Managing Muscle and Joint Pain

If you use your body in any way, and all of us do, at some point you are going to have muscle and joint pain. Muscles get tired and overused. We have been using our muscles all day, every day since we were born. Even when you are sleeping, you are using your muscles. While you sleep, your autonomic nervous system is controlling and contracting your muscles to keep you breathing and keep your heart pumping; to keep you alive.

Your muscles can get overused and achy from starting a new exercise routine, doing an activity you are not used to doing, from doing an activity repetitively, or from arthritis, to name a few reasons why.

I commonly see people who sit in front of a desk all day and the repetitive issues associated with the prolonged sitting. Most people think that if you are sitting then you are not using your muscles and therefore not irritating them. This is wrong. While you are sitting you are using muscles to keep your body upright. You are using shoulder muscles to keep you arm in the right place while you type. You are using rotator cuff muscles to control your arm while using the mouse.

The muscles in the front of your hips also get tight and irritated while sitting. The muscles in your low back and back of your hips get stretched out and irritated over time. Sitting causes a whole host of problems, not only affecting your muscular system but also making you more susceptible to type 2 diabetes, heart disease, and gaining weight. Sitting alone can cause neck, shoulder, arm, wrist, low back, hip, leg, knee, ankle and foot pain.

Sitting is just one example of how repetitive issues can affect our bodies and our muscles. There are many other repetitive motions throughout our lives that can cause our muscles to tighten up slowly over time until they get so tight that they tear on a microscopic level. Once the muscles tear, they establish a neurological pathway between the muscles and the spinal cord, called a reflex arc. This reflex arc keeps the muscles in a state of spasm and inflammation, sometimes for months or even years.

Osteo-arthritis, or any type of arthritis, can irritate your muscles. An arthritic joint is inflamed and irritated. The motion of the arthritic joint is going to be thrown off because the joint is not functioning the way it was designed to. This imbalance will irritate the surrounding muscles. The surrounding muscles will also work harder to stabilize the unstable and irritated joint, which will further irritate the muscles, causing the muscles to become part of the issue.

What can you do to manage muscle aches, pains, strains, and sprains? By far the best way is to exercise and stretch. Prevention is the best approach. If you can prevent a muscle from becoming injured in the first place, then you won’t have to deal with the muscle getting injured. The stronger a muscle is, the better it will be able to deal with the demands of daily life. The stronger the muscles are the more endurance they will have throughout the day. The looser a muscle is the less likely it will be to tighten up to the point that it will become torn and sprained.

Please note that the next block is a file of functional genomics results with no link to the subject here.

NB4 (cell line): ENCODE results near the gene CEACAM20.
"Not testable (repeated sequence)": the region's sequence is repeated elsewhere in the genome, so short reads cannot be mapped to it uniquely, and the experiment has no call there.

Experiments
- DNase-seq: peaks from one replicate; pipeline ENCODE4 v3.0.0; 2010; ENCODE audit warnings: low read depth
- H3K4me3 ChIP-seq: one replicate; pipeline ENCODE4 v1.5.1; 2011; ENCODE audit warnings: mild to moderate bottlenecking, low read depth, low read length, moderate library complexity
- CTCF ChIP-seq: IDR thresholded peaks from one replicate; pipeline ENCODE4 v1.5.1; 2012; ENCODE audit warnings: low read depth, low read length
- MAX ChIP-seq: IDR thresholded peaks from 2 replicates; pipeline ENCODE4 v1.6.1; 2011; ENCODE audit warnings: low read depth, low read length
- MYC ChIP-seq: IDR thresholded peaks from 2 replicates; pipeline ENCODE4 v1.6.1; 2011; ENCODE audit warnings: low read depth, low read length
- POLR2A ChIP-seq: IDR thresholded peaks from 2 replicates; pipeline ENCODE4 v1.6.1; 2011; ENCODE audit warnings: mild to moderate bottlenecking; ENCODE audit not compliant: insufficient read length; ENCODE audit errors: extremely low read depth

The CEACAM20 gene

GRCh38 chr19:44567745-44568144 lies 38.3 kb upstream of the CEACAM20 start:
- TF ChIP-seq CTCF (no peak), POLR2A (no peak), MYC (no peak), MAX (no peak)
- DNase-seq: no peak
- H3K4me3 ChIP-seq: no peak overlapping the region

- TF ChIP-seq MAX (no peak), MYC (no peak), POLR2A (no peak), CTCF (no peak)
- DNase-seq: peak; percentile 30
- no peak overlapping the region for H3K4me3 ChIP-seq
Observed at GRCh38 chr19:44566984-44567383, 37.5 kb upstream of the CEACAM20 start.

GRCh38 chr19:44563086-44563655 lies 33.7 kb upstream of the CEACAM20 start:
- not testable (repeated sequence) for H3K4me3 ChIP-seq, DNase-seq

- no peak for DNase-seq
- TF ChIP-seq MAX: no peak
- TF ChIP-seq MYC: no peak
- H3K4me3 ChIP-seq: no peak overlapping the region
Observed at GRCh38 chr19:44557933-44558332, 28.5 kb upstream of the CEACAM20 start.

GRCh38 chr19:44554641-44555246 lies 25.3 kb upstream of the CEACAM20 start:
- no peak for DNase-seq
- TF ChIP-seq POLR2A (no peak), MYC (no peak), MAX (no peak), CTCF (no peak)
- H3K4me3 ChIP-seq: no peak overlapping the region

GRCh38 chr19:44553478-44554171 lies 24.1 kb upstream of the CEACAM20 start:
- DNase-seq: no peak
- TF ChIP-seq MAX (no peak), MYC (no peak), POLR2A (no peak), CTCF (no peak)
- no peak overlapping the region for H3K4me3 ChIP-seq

You just have to do the right exercises. The exercises I have included in the pain-free lifestyle program are specifically chosen to be easy on your body. These exercises will strengthen up the larger muscle groups that provide stability throughout the day. The program will strengthen up your functional muscles. These are the muscles that will catch you when you trip. These muscles will support your shoulders and back will sitting at a computer all day. If you can strengthen up your functional muscles, they will provide stability which will increase your balance and allow you freedom and activity, and ideally prevent injuries.

Even if you do everything right though, eventually you will pull or sprain a muscle. When this happens, back off from your activity. Don’t try to work through the pain. Pain is your body’s self protective mechanism, listen to it. When you injure a muscle, it becomes inflamed. Ice and ibuprofen (or some type of anti-inflammatory) are the best approach. Do not use heat. Heat will temporarily loosed up an injured muscle, but in the long run it will increase the inflammation and cause the issue to linger, if not get worse. Light stretching will help out as well. Try to loosed up the muscle a little and then follow it with ice. But don’t stretch too hard, otherwise you can further injure the area. When stretching, take the muscle to the point of feeling the stretch and hold it there. Don’t force it and don’t bounce.

Muscle pulls and sprains and strains can easily be as painful as breaking a bone. Whenever you injure yourself, start out treating with ice and ibuprofen, and you will help out the issue. Don’t go right for heat.

I have attached an article about how to manage muscle pain. If you are going to exercise, it is good to know how to deal with muscle pulls.

http://www.webmd.com/pain-management/ease-pain-10/sore-muscles-joint-pain?page=1

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